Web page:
It is the law that “truthful and not misleading” commercial speech is protected by the First Amendment. Back in 2003 I wrote about traditional use claims for natural products. You can find that here: http://www.lifespirit.org/traditionaluses.htm – I concluded:
The essence of the current American rule on Traditional Uses is, as stated by FTC, “Claims based on historical or traditional use should be substantiated by confirming scientific evidence, or should be presented in such a way that consumers understand that the sole basis for the claim is a history of use of the product for a particular purpose.” Remember, FDA regulates labels while FTC regulates advertising (however, FDA can consider literature about a product to be an extension of the label).
Further, the agencies will look much more closely at products that claim to cure serious disease than products that claim to support normal structure and function. Disclaimers and Disclosures need to be carefully crafted. These are the regulatory requirements that must be met to base advertising claims on the Traditional Use of a product.
This past November the Federal Trade Commission had more to say about traditional use claims, in this case, about such claims for homeopathic products.
“According to Richard Cleland, assistant director of the division of advertising practices at the FTC, we might not be seeing that exact languages on boxes, but the products need to both say that their claims are not based on scientific evidence, and also say what they are based on….
“Other products need to support their claims, so why shouldn’t homeopathic products?” counters the FTC’s Cleland. “They’re not different; they’re going to be held to the same standard.”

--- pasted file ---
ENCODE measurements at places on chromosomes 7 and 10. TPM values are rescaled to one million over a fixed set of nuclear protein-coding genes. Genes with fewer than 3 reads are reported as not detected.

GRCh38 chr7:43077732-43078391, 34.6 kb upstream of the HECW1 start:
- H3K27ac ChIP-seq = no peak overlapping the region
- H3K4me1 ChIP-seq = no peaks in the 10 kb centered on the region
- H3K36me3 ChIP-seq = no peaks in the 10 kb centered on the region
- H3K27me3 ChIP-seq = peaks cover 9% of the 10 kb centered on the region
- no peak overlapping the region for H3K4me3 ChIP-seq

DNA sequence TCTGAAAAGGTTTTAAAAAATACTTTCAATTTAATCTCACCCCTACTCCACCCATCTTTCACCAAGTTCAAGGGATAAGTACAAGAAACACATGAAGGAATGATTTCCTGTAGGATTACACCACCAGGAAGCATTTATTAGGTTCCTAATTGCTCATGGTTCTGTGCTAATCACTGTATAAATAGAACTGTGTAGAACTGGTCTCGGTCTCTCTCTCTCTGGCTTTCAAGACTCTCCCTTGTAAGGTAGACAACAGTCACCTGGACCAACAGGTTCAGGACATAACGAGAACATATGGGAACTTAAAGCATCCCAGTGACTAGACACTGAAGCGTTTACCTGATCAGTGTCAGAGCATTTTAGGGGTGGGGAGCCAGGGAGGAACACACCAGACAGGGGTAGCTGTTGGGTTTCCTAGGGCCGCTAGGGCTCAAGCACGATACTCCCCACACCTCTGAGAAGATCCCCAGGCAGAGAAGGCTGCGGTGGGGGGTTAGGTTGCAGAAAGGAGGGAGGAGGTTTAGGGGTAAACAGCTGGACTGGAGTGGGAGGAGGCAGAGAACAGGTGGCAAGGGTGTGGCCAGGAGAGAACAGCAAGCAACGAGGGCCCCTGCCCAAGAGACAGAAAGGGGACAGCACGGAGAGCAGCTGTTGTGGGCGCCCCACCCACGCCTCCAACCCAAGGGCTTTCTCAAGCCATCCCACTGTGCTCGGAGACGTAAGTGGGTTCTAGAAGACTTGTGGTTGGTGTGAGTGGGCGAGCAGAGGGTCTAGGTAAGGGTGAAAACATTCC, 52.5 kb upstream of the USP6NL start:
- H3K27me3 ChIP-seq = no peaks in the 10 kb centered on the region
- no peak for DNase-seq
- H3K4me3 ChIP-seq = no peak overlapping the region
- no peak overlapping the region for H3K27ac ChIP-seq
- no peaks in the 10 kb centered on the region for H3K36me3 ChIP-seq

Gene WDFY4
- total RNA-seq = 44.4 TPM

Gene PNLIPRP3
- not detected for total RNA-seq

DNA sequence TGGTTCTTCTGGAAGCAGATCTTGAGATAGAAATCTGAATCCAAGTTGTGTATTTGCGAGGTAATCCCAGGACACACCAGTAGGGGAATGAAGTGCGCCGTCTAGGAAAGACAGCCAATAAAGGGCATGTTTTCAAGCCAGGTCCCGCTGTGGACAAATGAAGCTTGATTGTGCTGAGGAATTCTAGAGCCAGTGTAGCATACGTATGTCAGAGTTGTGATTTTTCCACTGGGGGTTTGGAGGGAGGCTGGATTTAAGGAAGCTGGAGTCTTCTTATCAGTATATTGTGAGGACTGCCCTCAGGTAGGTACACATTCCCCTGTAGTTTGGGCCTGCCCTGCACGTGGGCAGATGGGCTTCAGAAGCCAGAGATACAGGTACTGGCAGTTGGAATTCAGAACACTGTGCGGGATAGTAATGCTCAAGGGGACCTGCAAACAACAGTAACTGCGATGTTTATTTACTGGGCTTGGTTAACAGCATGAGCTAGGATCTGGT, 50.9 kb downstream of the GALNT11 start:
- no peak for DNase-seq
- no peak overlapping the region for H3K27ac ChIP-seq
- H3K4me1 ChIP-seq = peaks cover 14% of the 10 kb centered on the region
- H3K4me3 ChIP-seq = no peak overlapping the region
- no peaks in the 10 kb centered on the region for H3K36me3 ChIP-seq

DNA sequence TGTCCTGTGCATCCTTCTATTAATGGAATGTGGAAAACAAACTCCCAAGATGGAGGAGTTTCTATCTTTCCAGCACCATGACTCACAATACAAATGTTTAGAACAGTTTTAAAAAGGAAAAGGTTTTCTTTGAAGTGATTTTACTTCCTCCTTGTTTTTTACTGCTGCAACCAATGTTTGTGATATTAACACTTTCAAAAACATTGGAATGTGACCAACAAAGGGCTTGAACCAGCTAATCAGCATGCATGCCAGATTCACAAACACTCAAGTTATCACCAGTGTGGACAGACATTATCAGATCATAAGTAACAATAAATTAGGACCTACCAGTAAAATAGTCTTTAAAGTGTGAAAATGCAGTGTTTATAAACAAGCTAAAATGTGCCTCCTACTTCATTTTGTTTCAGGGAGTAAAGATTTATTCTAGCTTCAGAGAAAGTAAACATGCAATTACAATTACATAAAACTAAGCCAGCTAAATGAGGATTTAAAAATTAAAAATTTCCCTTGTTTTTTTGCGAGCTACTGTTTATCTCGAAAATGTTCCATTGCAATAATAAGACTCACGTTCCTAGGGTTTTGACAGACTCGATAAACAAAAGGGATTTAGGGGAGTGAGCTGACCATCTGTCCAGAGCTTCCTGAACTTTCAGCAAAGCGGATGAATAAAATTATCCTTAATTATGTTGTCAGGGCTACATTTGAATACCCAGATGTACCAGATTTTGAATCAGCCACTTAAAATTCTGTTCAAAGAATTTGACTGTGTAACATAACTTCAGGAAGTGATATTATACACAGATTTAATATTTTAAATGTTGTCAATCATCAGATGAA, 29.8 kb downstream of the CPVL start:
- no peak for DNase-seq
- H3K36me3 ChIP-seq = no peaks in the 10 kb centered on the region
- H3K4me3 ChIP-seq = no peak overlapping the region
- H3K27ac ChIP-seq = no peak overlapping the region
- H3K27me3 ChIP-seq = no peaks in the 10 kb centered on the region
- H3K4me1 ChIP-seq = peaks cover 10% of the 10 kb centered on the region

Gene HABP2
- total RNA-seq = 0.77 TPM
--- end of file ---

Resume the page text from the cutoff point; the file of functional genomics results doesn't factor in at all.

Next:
Cleland doesn’t think the labeling will necessarily dissuade people from purchasing homeopathic remedies, and that’s not the FTC’s goal. “We believe the consumer should have as much accurate information as they can before making purchasing decisions.”…
Daniel Fabricant, the executive president of the Natural Products Association, says that “this is a clear example of jurisdictional creep.” …“
The new FTC pronouncement does not represent a true change of policy, which would be contrary to the FTC’s mandate from Congress which limits its rule-making authority, rather, it appears to be a change in enforcement emphasis.
With homeopathic products having special legal protections from FDA interference, granted by Congress, it does not surprise that a different agency would engage in “jurisdictional creep” — similarly to the DEA’s recent opinion that CBDs (cannabidiols) — a natural part of our bodies — can be made contraband by DEA edict, after the FDA failed to convince anyone that CBDs were not grandfathered under DSHEA (the Dietary Supplement Health and Education Act).
All of these are examples of more government overreaching, interfering with consumer choice, despite the lip-service expressed by the FTC spokesperson in favor of consumer choice.
That is, of course, settled law, held so by the Supreme Court in the 2002 landmark Thompson v Western States case, wherein the Court opined:
“If the First Amendment means anything, it means that regulating speech must be a last – not first – resort. *** We have previously rejected the notion that the Government has an interest in preventing the dissemination of truthful commercial information in order to prevent members of the public from making [even] bad decisions with the information….”